Official State of Iowa Website Here is how you know
State Historical Society of Iowa

Iowa Weather and Its Impact

Has Iowa’s weather had an impact on how Iowans live?

Weather and climate both deal with the same conditions but in a different way. Weather measures what happens over a short period of time — a day or up to a week. How warm will it be, will it rain or snow, will it be windy? These are conditions that the daily weather report tries to predict. Climate is the average of weather conditions over decades or even centuries. Climate addresses average temperatures in the spring or the rainfall that one might expect in August based on past records.

Iowa and Its Seasons

The climate in Iowa has four seasons — winter, spring, summer and fall. Within each season, however, temperatures and precipitation (rain, snowfall, hail or sleet) can vary significantly from day to day. Because Iowa’s history is so closely tied to agriculture, weather is a significant concern. Corn, soybeans and garden vegetables rely on rainfall and sunshine to mature. Cattle and sheep depend on the growth of grass and other pasture crops. Even Iowans not engaged in farming listen to the weather report to know how to dress for the day or to plan outdoor activities. If you listen to Iowans greeting each other, the weather is often one of the first topics they discuss.

While there are rarely extreme differences in weather patterns across the state, there are frequently some variations. Northern Iowa, especially the northwest, tends to be colder in the winter than southern Iowa. Southeast Iowa receives on average more rainfall each year than the northwest. In the spring, flowers may bloom two or three weeks earlier in southern communities than along Iowa’s border with Minnesota. Leaves turn color earlier in the north.

Extreme Weather

Iowa experiences its share of extreme weather conditions. Tornadoes are rapidly whirling columns of air than may or may not touch ground. When they do, they can cause devastation and even fatalities. Tornadoes are most likely in Iowa in the spring and early summer, but they can develop through fall months as well. A cyclone also brings very strong winds but over a larger area and without the whirling columns of a tornado.

A blizzard is marked by heavy snowfall and driving winds. The word "blizzard" is the creation of a newspaper editor in Estherville, O.C. Bates, who made it up to describe a late snow storm in 1871. Heavy rainfalls over a short period may cause Iowa’s rivers to flood their banks. In recent years, 1993 and 2008 recorded devastating floods.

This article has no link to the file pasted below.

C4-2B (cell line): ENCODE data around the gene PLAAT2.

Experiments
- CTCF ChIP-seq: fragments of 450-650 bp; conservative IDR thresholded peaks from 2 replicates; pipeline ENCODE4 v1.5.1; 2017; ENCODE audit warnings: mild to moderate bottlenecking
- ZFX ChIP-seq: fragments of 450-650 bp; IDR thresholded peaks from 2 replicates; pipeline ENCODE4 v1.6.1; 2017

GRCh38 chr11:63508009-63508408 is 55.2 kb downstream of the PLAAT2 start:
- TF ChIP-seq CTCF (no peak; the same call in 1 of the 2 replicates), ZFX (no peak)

Because of the importance of weather, the government has created the National Weather Bureau in 1890 to track weather conditions across country. A professional who studies weather conditions is called a meteorologist. Scientists are now claiming that temperatures all over the earth are warming up slightly but significantly because humans are burning gasoline, coal and other fuels that give off gasses that trap heat within the atmosphere. This process is called global warming. We may not notice differences in day-to-day weather but if warming continues, what we know of Iowa’s climate today may not be the same a hundred years from now.

Supporting Questions

What are some of the notable weather events that have impacted Iowa and its citizens?

How has Iowa’s weather affected Iowans?

What have Iowans done in response to Iowa’s extreme weather?

Iowa Weather and Its Impact Source Set Teaching Guide
Printable Image and Document Guide

"Tornado Rips Oelwein" Newspaper Article, May 16, 1968

Image
Oelwein Daily Register story written by Mike Mahoney on May 16th, 1968, that describes the destructive F-5 tornado that ravaged Oelwein, Charles City, and Maynard, Iowa.  The tornado killed 4 in Oelwein and caused an estimated $10-30 million dollars of damage.

Download Resource

Description

This is a newspaper article published in The Oelwein Daily Register on May 16, 1968, that details the story of a destructive F-5 tornado that ravaged Oelwein, Charles City and Maynard, Iowa. The tornado killed four people in Oelwein and caused an estimated…

Read More

"Outstanding Iowa Storms" Essay from The Annals of Iowa, 1970

Image
Annals of Iowa entry entitled, “Outstanding Iowa Storms.” published in 1970.

Download Resource

Description

This essay from The Annals of Iowa, written by meteorologist Paul Waite, is about noteworthy, weather-related storms in Iowa. Published in 1970, Waite details some of the most significant weather storms (including winter storms, blizzards and tornadoes) that date…

Read More

"Iowa Under Siege" Newspaper Articles, June 10, 2008

Image
Article “Dire Warning Issued for I.C.” from the Cedar Rapids Gazette describing the current and potential flooding in Iowa City

Download Resource

Description 

These 2008 Cedar Rapids Gazette articles describe the current and potential flooding in Iowa City and other eastern Iowa communities, as well as how it could impact the University of Iowa campus.  

Read More

"Yep, This Year’s Drier than ‘88" Newspaper Article, August 1, 2012

Image
Cedar Rapids Gazette article written by Orlan Love on August 1st, 2012.  The article describes the drought of 2012 and compares it to the 1988 drought that significantly impacted the State of Iowa.

Download Resource

Description 

This newspaper article from the August 1, 2012, was published by The Cedar Rapids Gazette. It describes the drought of 2012 and compares it to the 1988 drought that significantly impacted farming in Iowa. The article details why the drought occurs, as well as the…

Read More

Cabinet Card of Relics from Cherokee-Pomeroy Tornado near Aurelia, Iowa, 1893

Image